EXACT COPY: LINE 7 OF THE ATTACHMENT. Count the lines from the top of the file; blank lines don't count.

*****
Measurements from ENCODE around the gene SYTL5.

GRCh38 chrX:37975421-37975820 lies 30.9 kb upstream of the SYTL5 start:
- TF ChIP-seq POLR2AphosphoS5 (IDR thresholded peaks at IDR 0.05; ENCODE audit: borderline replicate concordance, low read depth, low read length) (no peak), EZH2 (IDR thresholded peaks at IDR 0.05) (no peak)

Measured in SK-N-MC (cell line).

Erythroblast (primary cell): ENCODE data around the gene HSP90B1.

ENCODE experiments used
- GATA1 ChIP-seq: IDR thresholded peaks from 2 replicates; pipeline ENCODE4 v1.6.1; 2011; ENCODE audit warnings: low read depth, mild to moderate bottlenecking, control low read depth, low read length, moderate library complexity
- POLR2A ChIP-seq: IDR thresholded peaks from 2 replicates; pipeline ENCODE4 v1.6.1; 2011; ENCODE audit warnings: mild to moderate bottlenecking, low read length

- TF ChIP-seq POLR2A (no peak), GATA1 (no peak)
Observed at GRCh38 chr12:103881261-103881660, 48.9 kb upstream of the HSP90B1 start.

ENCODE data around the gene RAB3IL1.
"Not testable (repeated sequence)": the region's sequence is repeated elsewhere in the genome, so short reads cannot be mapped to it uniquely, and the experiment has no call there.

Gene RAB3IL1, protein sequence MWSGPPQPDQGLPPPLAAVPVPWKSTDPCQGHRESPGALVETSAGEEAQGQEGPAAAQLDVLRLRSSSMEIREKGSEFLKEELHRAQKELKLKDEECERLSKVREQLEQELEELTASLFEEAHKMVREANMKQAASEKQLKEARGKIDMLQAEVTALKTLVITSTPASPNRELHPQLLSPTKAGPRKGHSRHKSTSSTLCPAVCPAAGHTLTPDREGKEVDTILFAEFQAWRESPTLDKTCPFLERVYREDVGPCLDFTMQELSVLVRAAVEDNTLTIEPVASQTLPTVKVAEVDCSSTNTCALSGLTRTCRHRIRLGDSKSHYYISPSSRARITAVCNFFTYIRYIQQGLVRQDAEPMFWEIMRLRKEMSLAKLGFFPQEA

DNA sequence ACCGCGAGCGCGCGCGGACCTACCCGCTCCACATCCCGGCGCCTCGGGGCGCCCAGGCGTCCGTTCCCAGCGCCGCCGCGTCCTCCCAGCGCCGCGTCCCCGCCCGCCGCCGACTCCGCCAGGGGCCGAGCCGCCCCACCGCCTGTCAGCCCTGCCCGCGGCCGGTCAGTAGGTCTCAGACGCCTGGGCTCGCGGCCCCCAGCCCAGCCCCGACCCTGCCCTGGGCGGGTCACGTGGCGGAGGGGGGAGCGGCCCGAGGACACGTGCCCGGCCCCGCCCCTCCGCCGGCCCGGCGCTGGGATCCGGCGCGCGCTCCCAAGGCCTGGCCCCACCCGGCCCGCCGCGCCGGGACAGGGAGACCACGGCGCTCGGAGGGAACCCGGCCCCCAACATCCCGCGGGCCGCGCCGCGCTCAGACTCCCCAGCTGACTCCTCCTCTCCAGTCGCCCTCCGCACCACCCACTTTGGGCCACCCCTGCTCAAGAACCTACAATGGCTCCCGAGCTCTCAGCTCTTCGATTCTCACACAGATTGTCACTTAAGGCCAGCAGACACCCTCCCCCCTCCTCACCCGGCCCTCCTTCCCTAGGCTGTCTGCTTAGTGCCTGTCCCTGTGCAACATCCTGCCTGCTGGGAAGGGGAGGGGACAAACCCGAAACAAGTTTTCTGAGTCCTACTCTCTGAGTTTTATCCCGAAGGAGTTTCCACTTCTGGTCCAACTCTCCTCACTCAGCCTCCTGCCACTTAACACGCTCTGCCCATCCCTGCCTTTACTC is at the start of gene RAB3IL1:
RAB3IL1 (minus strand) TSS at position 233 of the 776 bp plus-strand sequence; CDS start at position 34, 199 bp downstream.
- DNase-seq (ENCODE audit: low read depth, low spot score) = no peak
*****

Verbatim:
- GATA1 ChIP-seq: IDR thresholded peaks from 2 replicates; pipeline ENCODE4 v1.6.1; 2011; ENCODE audit warnings: low read depth, mild to moderate bottlenecking, control low read depth, low read length, moderate library complexity